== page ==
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Tech takes a back seat in Aldo's data governance initiative

People, processes and policies take priority over technology when it comes to implementing a data governance initiative, according to David Dadoun, director of business intelligence and data governance at the Montreal-based Aldo Group Inc. Dadoun spoke with SearchCIO at this year's Real Business Intelligence Conference, where he gave an overview of why Aldo's data governance program is so important to the business. In this video, he explains the importance of establishing a set of guidelines to manage enterprise data assets and shares an example of how data governance can inform BI strategy.

What technology did you invest in when implementing the data governance initiative at Aldo?

Data governance is about setting the policies and guidelines and the strategy about how we're going to manage and curate our data.
David Dadoundirector of business intelligence and data governance, Aldo Group

David Dadoun: Data governance isn't really a technology project; it's more of a people and processes project. Data governance is about setting the policies and guidelines and the strategy about how we're going to manage and curate our data. Technology really wasn't a factor. We didn't have a key technology in which we invested.

What was a major challenge you faced in getting the business to own governance and how did you overcome that?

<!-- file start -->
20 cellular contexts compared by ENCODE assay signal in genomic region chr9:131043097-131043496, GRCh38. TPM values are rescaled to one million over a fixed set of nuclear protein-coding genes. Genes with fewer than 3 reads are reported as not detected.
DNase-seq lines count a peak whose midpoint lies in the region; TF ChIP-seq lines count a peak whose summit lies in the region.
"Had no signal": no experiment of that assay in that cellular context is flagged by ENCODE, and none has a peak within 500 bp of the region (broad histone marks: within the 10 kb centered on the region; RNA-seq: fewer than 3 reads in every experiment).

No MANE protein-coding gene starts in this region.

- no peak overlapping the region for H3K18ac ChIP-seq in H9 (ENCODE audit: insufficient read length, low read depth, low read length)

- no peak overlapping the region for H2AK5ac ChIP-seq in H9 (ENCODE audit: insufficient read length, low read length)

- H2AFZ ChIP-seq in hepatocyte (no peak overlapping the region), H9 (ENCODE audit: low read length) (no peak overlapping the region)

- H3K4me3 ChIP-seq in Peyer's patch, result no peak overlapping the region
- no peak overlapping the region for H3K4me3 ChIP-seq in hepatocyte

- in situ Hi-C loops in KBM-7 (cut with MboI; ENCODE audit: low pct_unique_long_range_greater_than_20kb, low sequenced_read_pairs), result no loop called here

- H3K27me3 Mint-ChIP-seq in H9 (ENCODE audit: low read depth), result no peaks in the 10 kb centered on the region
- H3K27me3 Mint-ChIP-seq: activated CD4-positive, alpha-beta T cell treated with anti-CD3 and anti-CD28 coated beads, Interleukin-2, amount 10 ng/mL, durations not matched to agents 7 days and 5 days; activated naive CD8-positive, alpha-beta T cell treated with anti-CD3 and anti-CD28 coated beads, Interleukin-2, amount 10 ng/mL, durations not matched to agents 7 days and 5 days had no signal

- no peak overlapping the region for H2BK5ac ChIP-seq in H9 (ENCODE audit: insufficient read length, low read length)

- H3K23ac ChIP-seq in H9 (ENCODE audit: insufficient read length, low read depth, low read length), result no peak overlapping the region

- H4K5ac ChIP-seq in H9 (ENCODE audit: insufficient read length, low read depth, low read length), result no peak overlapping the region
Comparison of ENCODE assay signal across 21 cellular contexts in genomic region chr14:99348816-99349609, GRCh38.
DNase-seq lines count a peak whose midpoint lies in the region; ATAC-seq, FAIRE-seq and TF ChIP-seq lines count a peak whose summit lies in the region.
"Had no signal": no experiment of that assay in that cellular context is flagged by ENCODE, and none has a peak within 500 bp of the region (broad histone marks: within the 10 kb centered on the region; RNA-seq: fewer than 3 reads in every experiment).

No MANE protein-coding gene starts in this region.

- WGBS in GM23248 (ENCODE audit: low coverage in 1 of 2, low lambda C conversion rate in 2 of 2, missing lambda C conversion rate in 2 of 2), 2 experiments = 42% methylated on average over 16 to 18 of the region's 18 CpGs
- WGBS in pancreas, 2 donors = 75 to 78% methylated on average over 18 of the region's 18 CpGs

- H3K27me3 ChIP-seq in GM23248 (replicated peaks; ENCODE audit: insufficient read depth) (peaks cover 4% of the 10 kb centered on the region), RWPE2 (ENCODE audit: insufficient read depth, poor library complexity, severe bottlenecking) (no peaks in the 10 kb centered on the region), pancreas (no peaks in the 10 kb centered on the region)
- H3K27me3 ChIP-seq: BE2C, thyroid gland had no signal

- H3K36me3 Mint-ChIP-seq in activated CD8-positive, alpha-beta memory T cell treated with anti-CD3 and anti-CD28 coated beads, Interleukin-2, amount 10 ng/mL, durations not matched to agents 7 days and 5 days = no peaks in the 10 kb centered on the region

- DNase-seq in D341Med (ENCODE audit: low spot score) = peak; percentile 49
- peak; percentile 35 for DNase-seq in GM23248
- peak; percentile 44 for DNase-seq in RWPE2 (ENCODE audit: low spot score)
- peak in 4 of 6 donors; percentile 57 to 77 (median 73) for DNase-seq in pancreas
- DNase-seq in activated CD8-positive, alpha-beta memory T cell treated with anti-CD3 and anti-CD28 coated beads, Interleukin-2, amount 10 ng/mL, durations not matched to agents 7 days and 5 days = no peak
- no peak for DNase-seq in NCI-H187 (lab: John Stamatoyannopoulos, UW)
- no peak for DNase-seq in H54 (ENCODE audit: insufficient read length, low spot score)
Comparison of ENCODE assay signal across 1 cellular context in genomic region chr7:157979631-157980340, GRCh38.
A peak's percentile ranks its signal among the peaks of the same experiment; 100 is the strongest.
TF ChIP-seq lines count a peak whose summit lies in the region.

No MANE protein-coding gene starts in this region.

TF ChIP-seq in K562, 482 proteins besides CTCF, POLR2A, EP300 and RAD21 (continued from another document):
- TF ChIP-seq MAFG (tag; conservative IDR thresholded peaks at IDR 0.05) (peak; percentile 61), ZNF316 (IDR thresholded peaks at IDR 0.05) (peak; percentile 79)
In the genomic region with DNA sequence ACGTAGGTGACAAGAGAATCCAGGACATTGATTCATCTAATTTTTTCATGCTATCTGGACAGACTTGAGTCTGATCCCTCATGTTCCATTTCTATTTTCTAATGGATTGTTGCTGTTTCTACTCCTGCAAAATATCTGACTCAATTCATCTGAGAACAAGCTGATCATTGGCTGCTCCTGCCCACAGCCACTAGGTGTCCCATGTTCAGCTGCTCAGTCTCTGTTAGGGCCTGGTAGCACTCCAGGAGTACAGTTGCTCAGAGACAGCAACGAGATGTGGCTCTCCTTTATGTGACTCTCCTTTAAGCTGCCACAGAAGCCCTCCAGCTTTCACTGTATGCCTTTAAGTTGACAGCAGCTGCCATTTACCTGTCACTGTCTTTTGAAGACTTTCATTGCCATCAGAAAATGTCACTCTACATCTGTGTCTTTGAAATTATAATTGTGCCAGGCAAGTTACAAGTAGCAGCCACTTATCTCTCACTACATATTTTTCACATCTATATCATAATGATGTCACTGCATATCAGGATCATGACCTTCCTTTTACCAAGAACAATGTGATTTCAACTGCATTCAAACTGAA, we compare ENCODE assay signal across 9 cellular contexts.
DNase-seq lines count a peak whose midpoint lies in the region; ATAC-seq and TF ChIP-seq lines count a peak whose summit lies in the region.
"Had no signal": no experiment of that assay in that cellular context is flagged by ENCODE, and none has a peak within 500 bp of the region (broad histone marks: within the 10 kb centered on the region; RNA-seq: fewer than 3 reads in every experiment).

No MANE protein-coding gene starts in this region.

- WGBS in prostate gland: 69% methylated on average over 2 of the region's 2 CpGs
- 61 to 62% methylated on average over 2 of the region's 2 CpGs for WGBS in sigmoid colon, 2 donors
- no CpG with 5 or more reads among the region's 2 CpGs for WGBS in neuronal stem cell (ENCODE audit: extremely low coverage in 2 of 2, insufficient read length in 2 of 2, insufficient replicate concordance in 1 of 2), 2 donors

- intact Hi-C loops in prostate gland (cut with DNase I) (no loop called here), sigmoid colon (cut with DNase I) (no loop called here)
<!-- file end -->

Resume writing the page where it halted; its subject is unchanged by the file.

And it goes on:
Dadoun: I was very lucky, because trying to get the business to own their data can be quite challenging. But at Aldo, this was a natural thing. I started at the Aldo Group reporting to the CFO, who was essentially the executive sponsor of the data governance initiative. This data governance initiative was essentially born in the business. I didn't have to go out and fight and try and convince people that data governance belonged in the business. It already did.

You gave a real BI example at Aldo during your talk. How did the problem get presented to you?

Dadoun: What was very interesting about this real BI example regarding data governance was the fact that it was the business user that came to me. We were discussing how his department functions and what they do. He brought up the challenges that he was experiencing in terms of data quality and accessibility of information, and we came up with probable solutions that we would be able to use. It was a joint effort but brought to me by the business. We weren't the ones that went out and said, 'Hey, you got to do something different.'

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